African Penguins Die Under Unknown Circumstances at Florida Aquarium

The Florida Aquarium announced Thursday that seven of its African penguins have died and that the necropsy results are inconclusive. Officials from the Tampa, Florida center said in a press release that the causes of death are unknown and "under examination."

The aquarium's veterinarian team is conducting further tests to identify a cause of death, and officials said they remain "cautiously optimistic" about the health of the remaining penguins.

Tim Binder, senior vice president of animal care and health at the aquarium, said in a statement that the facility's penguins are being closely monitored while the deaths are investigated.

"The Florida Aquarium will leave no stone unturned in our efforts to understand this tragic course of events," Binder said. "Unfortunately, we may never know the cause of death."

African penguin
An investigation is ongoing after seven African penguins tragically died of unknown causes at a Florida aquarium. An African penguin is shown here swimming in an aquarium at the Duisburg Zoo in Germany. Getty

African penguins are also called Cape penguins or South African penguins. The birds are known, as well, as "black-footed penguins" and "jackass penguins," the latter due to sounds they make similar to a donkey's brays.

The species of penguin has been listed as an endangered species since 2010, according to the International Union for Conservation of Nature's criteria. There are believed to be less than 25,000 pairs remaining in the wild.

Since they do not require a habitat with low temperatures, African penguins have become common in zoos around the world. They are also said to adapt well to captivity and breed easier than other penguin species. Their average lifespan is 10 to 27 years in the wild, but they can live up to 30 in captivity.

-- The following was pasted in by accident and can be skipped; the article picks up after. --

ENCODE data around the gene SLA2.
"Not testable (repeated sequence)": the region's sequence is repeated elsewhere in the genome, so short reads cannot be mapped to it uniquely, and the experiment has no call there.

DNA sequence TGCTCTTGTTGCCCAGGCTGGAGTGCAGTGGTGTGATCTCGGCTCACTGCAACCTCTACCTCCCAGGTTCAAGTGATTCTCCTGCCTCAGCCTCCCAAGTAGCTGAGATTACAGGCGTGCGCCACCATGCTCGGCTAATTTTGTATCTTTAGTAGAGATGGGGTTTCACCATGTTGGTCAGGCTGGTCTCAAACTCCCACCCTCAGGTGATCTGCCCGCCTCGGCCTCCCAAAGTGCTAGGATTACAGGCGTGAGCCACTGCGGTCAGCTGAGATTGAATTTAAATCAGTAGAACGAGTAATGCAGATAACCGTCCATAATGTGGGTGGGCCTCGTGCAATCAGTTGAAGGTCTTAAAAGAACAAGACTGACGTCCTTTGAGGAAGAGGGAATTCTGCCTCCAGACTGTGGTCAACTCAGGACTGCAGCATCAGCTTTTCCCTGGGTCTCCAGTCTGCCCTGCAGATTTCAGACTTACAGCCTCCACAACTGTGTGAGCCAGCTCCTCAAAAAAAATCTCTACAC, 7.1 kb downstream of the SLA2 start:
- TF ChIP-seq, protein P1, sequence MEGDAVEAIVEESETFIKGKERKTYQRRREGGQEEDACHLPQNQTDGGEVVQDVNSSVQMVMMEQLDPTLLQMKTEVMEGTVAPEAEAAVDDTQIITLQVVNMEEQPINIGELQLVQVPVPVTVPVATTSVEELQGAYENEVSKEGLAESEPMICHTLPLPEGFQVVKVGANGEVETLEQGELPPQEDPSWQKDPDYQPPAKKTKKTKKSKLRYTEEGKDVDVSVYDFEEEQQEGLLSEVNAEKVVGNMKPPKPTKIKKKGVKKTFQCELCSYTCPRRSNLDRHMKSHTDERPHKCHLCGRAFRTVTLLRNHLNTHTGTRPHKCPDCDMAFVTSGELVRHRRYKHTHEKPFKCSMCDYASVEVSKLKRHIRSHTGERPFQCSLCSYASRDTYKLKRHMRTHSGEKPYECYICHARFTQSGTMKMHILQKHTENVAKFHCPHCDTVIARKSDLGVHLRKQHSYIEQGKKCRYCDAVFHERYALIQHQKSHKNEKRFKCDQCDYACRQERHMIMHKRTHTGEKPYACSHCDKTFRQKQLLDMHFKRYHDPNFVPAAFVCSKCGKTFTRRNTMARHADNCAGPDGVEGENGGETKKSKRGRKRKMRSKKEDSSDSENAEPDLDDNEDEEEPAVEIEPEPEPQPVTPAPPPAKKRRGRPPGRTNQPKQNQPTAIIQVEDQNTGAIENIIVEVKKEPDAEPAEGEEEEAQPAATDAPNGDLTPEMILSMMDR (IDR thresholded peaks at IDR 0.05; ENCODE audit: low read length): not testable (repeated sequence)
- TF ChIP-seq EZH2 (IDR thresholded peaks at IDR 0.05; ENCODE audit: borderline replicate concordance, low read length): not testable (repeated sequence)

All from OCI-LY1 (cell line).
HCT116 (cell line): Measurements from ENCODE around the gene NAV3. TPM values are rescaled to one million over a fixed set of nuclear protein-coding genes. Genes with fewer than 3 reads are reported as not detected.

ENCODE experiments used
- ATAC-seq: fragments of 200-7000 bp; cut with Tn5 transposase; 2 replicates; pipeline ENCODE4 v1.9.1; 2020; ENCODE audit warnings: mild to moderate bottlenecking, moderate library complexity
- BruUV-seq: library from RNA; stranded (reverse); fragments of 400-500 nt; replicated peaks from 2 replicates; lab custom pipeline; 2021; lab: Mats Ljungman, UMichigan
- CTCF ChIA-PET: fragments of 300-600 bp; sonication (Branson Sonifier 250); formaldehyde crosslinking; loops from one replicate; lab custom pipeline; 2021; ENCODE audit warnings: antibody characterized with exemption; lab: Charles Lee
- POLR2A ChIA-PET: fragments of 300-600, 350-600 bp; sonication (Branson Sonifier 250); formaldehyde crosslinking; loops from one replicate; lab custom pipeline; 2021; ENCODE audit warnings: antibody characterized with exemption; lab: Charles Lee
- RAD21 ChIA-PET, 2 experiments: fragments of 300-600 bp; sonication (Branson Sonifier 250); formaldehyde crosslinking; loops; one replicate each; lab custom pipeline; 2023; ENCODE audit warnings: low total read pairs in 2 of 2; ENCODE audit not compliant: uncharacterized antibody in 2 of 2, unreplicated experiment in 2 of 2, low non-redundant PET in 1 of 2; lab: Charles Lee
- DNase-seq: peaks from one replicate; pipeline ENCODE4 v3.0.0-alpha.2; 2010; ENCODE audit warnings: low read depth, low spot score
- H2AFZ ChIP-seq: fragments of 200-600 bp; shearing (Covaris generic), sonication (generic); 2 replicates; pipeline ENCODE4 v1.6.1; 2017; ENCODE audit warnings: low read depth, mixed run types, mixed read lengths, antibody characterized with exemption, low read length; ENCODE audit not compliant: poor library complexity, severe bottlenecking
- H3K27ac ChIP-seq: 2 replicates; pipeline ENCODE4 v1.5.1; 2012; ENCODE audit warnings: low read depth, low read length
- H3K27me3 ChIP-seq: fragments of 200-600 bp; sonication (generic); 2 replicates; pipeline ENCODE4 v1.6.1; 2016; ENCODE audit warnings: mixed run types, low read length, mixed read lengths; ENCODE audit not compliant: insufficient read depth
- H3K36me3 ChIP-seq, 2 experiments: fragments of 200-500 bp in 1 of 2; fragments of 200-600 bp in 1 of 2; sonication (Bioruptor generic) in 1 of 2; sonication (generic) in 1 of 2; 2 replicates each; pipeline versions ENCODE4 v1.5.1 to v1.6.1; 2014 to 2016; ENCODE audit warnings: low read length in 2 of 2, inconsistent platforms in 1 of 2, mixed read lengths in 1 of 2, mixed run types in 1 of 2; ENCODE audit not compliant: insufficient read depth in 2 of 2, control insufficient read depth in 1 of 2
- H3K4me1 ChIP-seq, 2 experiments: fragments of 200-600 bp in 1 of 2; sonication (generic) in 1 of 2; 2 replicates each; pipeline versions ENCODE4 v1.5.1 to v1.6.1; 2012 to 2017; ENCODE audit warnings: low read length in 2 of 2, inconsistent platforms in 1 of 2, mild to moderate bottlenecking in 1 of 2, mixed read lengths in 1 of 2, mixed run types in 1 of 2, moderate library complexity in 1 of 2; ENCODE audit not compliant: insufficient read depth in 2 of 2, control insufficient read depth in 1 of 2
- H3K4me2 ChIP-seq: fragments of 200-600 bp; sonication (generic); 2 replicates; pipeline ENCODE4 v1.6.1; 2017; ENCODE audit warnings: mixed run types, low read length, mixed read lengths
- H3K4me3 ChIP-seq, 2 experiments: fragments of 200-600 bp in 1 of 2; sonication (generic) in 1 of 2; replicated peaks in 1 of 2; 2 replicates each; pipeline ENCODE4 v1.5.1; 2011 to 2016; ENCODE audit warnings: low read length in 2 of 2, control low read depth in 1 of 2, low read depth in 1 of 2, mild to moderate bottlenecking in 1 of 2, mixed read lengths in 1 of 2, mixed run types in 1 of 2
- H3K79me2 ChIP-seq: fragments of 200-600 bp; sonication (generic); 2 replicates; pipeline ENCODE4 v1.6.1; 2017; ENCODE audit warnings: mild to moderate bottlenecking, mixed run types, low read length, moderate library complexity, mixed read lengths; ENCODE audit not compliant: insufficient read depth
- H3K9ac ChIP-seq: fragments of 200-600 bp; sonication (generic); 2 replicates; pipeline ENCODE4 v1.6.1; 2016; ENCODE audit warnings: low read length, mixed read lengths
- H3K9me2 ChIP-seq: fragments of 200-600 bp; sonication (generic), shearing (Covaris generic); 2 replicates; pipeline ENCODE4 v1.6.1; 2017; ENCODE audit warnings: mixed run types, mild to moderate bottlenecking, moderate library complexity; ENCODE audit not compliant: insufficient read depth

The Florida Aquarium has kept a colony of African penguins under its care since 2006 in hopes of conserving the species. It does not have a public habitat where guests can observe the penguins, but caretakers take the animals out into the aquarium twice a day during guest tours.

In March, the aquarium launched a fundraising campaign to build a penguin exhibit. A letter sent out to potential donors said the aquarium hoped to raise $350,000 by April so it could open the exhibit by July. No official announcement has been made in regards to the plan.

"These are especially trying times for The Florida Aquarium," the center noted in the media release about the penguins.

The mysterious deaths of the penguins marks the second time in a matter of months that multiple animals have died at a local zoo or aquarium.

In late May, 12 stingrays at ZooTampa died. A post-mortem investigation at ZooTampa found that the water became "supersaturated" with oxygen, which gave the stingrays a fatal gas bubble disease.

Newsweek contacted the Florida Aquarium for further details but did not hear back in time for publication.